- People should be supported not to start smoking, so we aim, by the end of 2022 to:
- Reduce the prevalence of 15 year olds who regularly smoke from 8% to 3% or less.
- Reduce smoking prevalence amongst adults in England from 15.5% to 12% or less.
- Reduce the inequality gap in smoking prevalence between those in routine and manual occupations and the general population.
- To do this we need all public services to work together, leading the way in helping people to stop smoking.
- After 2022, we will continue to reduce smoking prevalence further, on our way to a smoke free generation.
- Reduce the prevalence of smoking in pregnancy from 10.7% to 6% or less.
- Improve data collected on smoking and mental health to help us to support people with mental health conditions to quit smoking.
- Make all mental health inpatient services sites smoke free by 2018
- Help people to quit smoking by permitting innovative technologies that minimise the risk of harm.
- Maximise the availability of safer alternatives to smoking.
Sounds great – so how do we do that?
How to Put the Plan into Operation
The Government has identified four key areas in how to get smoking levels down:
- Target Regions and the Poor
Prevention will include ensuring plain packaging on tobacco continues as they believe this will stop youngsters being drawn to tobacco – which I have to say leaves me a little bemused.
However, surely this opens up the next attack on vaping – plain packaging for kits and e-liquids maybe?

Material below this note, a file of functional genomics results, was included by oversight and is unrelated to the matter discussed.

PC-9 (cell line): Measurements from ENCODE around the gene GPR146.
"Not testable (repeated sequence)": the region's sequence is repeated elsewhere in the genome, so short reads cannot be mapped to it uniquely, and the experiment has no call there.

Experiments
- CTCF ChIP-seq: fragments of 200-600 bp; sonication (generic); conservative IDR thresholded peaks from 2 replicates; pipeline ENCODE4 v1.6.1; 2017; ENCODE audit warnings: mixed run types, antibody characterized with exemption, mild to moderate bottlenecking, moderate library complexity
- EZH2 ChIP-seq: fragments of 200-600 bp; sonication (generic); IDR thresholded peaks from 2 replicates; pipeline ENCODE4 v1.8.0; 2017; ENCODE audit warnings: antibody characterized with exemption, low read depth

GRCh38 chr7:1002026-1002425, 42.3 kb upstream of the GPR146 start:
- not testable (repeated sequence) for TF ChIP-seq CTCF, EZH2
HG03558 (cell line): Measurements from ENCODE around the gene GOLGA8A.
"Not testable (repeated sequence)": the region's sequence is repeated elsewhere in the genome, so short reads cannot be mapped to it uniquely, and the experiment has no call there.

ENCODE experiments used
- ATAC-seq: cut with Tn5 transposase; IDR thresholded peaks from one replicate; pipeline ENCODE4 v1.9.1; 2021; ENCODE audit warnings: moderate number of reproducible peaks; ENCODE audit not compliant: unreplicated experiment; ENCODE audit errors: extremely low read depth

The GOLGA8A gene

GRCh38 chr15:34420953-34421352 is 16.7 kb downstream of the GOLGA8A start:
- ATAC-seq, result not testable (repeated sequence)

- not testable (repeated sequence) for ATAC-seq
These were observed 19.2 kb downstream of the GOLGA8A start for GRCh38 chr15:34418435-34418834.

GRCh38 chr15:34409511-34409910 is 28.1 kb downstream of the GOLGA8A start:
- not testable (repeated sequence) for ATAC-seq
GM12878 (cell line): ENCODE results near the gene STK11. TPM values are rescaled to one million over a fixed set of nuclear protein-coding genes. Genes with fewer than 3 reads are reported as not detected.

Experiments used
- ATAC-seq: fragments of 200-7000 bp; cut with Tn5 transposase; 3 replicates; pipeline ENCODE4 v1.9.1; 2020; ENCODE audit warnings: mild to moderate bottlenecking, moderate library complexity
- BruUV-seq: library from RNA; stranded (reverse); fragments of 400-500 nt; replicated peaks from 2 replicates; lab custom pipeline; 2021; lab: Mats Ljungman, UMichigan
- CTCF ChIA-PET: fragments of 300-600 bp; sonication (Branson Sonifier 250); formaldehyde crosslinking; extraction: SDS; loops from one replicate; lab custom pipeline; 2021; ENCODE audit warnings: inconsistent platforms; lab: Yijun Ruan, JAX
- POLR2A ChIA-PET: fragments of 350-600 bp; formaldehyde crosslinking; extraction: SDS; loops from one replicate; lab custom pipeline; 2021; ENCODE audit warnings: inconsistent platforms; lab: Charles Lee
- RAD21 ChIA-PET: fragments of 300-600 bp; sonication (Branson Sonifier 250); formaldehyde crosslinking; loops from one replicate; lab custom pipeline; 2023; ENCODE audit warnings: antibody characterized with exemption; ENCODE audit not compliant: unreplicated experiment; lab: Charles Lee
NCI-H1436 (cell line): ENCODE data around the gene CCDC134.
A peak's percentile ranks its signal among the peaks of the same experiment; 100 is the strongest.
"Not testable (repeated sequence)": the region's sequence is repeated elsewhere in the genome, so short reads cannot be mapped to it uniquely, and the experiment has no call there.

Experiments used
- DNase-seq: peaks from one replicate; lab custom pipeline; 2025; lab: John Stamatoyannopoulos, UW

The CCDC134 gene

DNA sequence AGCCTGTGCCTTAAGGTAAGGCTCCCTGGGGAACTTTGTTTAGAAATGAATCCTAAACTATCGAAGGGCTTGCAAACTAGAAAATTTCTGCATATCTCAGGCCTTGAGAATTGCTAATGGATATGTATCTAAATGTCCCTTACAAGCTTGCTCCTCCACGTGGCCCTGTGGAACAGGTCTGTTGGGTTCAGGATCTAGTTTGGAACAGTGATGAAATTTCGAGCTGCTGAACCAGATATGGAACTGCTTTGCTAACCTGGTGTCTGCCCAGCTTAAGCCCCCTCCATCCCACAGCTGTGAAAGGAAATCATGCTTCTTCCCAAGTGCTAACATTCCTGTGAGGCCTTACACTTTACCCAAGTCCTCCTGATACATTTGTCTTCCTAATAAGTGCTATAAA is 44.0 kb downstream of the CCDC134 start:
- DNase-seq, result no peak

Let’s face it we have those ridiculous nicotine warnings on anything vape related and that’s how the plain packaging of fag packets began right.
Support will include access to trained professionals offering advice on giving up smoking and urging and supporting visitors and staff to NHS properties to quit.
The number of people accessing NHS quit smoking centres has shown a drop over the years – so it’s a pretty much failed system they plan to prop up there.
Maybe if former smokers who now vape and work in say a vape shop – or even reviewers should be allowed to offer expert and even anecdotal advice – pretty cost effective and efficient if you ask me!
The plan is to target ‘certain groups’ and by that they mean the poor and regions where poverty is prevalent.
They call it ‘socio-economic variations’ – I call it snobbery – like the recent banning of smaller weights of tobacco or packets of 10 fags – nothing short of a nasty stealth tax on the less well off if you want my opinion.
As to enforcement?
Higher taxes on ‘tobacco products’ which in effect makes the poor poorer and the pirated and duty free fag market even more appealing.
However, part of the enforcement will include a combined effort to clamp down on the illicit tobacco trade – and ‘target’ shopkeepers selling to underage smokers – Trading Standards are being kept busy!
So What About Brexit and the TRPR?
Given we will – no idea when lol – eventually leave the EU the whole question of the implementation of EU laws will come under consideration.
The TCP considers this a good time to look at the impact the TRPR has on e-cigs here in England.
Here’s what they say:
…the government will review where the UK’s exit from the EU offers us opportunities to re-appraise current regulation to ensure this continues to protect the nation’s health.